Farmers are improving crop yields, using new technologies besides learning video-making skills - thanks to Digital Green which is catalyzing a quiet revolution in the little hamlets of India. Its founder, Rikin Gandhi, has been named as a top young innovator by the Massachusetts Institute of Technology (MIT).
Delhi-based Digital Green focuses on educating farmers about farming techniques through locally produced videos in which local cultivators are featured. The project works in over 200 villages across Jharkhand, Orissa, Karnataka and Madhya Pradesh with seven NGOs, helping famers improve their living standards and productivity.
"We do not produce the videos ourselves but rather facilitate the process of training people from the community in the production of locally relevant videos," Gandhi, 29, told IANS.
"We intend to extend the Digital Green system to 1,200 villages in the next two years across South Asia and Africa. We will also be exploring closer collaborations with ministries of agriculture as well as with private sector agri-businesses," said Gandhi.
He was recently named one of the world's top young innovators under the age of 35 by Technology Review, a publication of the prestigious MIT, for his non-profit setup.
"Gandhi demonstrated that for every dollar spent, the (Digital Green) system persuaded seven times as many farmers to adopt new ideas as an existing programme of training and visits," the Technology Review said.
Gandhi, originally a native of Vadodara in Gujarat, founded Digital Green in Bangalore in 2006. Under the initiative, more than 500 videos have been produced - documenting more than 300 farming practices - and screened over 5,000 times. It has been viewed by over 16,000 farmers.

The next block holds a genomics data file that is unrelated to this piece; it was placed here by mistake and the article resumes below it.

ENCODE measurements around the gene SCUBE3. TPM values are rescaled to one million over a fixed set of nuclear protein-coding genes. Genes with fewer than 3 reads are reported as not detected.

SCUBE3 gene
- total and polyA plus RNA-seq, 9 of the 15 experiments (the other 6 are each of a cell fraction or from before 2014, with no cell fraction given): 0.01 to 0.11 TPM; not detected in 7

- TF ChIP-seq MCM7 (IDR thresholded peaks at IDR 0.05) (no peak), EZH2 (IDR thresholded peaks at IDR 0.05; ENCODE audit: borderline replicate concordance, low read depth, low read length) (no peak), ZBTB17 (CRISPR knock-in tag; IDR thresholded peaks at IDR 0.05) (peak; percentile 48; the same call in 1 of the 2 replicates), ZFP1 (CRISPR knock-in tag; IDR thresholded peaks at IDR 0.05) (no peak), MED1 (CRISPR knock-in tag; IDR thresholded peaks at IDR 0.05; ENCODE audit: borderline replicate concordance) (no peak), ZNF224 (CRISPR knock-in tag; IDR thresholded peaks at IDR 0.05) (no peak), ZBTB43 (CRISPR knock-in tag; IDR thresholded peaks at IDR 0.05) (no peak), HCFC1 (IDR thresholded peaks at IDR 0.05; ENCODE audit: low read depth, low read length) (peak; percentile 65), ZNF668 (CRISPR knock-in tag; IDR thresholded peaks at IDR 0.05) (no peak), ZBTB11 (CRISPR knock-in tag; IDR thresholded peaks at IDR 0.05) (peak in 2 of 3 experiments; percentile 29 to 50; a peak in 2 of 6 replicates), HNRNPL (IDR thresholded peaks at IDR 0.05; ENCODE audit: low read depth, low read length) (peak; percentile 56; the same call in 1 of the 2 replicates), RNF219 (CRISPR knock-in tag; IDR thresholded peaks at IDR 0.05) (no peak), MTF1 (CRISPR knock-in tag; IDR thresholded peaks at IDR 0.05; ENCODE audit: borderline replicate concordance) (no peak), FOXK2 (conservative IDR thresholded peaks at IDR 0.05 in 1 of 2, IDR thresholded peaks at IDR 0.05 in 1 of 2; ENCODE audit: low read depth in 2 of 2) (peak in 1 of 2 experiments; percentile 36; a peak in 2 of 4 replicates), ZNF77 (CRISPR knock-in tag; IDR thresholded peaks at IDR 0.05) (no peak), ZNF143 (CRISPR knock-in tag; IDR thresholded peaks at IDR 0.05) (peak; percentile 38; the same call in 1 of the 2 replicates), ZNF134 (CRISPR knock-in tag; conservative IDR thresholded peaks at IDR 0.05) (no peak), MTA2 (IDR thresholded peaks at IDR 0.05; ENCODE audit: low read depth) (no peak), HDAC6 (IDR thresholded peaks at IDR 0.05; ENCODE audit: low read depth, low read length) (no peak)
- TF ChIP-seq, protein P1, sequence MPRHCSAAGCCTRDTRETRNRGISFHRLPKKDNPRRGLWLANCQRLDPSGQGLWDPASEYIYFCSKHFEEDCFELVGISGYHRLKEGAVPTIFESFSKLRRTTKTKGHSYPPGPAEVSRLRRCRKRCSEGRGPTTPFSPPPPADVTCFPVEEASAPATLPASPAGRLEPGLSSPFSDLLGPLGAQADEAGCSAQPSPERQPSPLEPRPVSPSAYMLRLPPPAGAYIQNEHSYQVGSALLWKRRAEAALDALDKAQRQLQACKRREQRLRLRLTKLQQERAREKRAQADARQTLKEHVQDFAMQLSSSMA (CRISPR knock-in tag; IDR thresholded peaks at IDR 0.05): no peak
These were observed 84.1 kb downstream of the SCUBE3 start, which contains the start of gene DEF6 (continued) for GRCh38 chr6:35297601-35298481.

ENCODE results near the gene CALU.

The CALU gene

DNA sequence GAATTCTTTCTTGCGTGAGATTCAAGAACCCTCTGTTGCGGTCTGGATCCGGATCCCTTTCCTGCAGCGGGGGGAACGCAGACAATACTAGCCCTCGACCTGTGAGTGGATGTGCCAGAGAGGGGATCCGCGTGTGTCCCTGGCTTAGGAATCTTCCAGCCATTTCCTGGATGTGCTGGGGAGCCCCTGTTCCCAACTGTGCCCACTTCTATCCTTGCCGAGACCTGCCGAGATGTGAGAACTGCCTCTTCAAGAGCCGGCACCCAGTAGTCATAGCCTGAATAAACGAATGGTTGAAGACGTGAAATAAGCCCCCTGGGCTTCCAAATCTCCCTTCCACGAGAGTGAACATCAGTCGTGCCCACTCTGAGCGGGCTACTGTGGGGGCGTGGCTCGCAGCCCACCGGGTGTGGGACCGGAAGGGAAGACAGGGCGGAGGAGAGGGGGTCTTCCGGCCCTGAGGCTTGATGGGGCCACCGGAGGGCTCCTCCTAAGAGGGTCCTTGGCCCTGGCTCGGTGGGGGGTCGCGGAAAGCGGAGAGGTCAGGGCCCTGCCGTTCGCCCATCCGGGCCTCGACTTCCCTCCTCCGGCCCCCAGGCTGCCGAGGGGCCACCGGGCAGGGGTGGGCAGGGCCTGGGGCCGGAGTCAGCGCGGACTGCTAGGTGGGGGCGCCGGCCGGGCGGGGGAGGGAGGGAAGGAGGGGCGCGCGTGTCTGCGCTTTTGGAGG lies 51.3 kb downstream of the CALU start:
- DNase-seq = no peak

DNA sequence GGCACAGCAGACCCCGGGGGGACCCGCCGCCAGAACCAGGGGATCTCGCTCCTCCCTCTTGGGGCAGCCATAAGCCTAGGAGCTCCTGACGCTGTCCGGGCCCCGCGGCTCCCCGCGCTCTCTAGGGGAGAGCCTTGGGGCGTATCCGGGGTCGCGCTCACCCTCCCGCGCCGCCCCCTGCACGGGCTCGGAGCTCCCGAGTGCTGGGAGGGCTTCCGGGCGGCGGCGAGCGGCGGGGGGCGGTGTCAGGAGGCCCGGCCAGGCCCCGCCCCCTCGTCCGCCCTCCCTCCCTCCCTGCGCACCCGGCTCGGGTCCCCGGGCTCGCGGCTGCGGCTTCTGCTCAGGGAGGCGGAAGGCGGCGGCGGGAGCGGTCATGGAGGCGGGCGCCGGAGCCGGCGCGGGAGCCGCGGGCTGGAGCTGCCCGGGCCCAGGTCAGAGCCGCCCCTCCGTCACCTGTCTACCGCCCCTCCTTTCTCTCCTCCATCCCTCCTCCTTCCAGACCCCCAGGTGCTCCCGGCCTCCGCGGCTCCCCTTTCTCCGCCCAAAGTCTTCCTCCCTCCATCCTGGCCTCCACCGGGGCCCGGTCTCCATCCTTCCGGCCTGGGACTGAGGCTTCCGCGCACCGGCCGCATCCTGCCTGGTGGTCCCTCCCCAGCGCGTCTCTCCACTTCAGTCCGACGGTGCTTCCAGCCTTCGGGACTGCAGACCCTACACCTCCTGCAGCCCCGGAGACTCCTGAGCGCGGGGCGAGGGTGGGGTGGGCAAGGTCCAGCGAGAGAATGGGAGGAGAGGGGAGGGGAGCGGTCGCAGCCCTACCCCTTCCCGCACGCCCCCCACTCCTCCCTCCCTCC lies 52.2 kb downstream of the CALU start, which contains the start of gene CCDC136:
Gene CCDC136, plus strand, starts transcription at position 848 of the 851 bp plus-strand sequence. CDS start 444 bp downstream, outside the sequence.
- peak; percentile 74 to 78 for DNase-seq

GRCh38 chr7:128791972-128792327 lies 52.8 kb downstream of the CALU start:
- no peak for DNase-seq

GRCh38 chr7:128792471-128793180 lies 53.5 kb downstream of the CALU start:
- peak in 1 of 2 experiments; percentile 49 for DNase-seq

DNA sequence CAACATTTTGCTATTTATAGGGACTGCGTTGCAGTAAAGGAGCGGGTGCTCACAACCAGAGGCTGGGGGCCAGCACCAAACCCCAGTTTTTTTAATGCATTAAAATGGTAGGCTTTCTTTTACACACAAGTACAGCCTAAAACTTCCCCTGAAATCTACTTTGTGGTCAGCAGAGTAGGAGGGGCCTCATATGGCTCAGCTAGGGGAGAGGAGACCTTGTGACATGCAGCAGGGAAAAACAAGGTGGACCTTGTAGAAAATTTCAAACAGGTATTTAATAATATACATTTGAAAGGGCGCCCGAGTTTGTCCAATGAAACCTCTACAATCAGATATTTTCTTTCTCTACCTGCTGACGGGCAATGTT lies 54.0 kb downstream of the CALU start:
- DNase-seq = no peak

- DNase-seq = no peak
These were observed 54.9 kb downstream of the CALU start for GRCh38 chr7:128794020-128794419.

Gandhi, who aspired to be an astronaut as a child, realized that spacemen, after orbiting the earth, wanted to connect with the planet more closely and make it a better place. This was the keynote in most of the biographies he read.
He armed himself with degrees in computer science from Carnegie Mellon University and aerospace engineering from MIT, besides a pilot's licence. But before he could become an astronomer, destiny intervened.
He landed in India to check out a biodiesel venture of a colleague from the US. He joined Microsoft Research in Bangalore in 2006 to figure out how technology could be applied to marginal and small farming. Thus began his tyrst with the country.
Under the initiative, an 8 to 10 minute video screening is organized for small groups of farmers on a daily basis. The videos focus on various types of optimum agricultural techniques, social issues, government programmes, livestock and seed germination, among other issues.
The process has three components, the farmers, a cameraman and a facilitator, all from the village community. The facilitator is trained by Digital Green in identifying topics for dissemination.
Villagers produce videos using handheld camcorders. The videos are then shown by village folk serving as mediators in their villages, using handheld projectors. These mediators nurture an environment for discussion, asking questions, obtaining feedback from farmers, before incorporating them in the next set of videos to better address the community's interests.
"Recently, we began piloting an interactive voice response (IVR) system to allow facilitators and farmers a question-and-answer mechanism and to share feedback," Gandhi said.
The videos empower at least three groups of farmers - community members involved in producing videos, members involved in screening videos using projectors and members who watch videos.
For the first two, community members may begin with limited or non-existent skills and abilities. With experience, they develop their voices and confidence to create and share content with fellow members.
The third group, farmers, are exposed to new practices after having lost the confidence in the sustainability of their farms. They try out the new methods and gain confidence that they can learn and uplift themselves.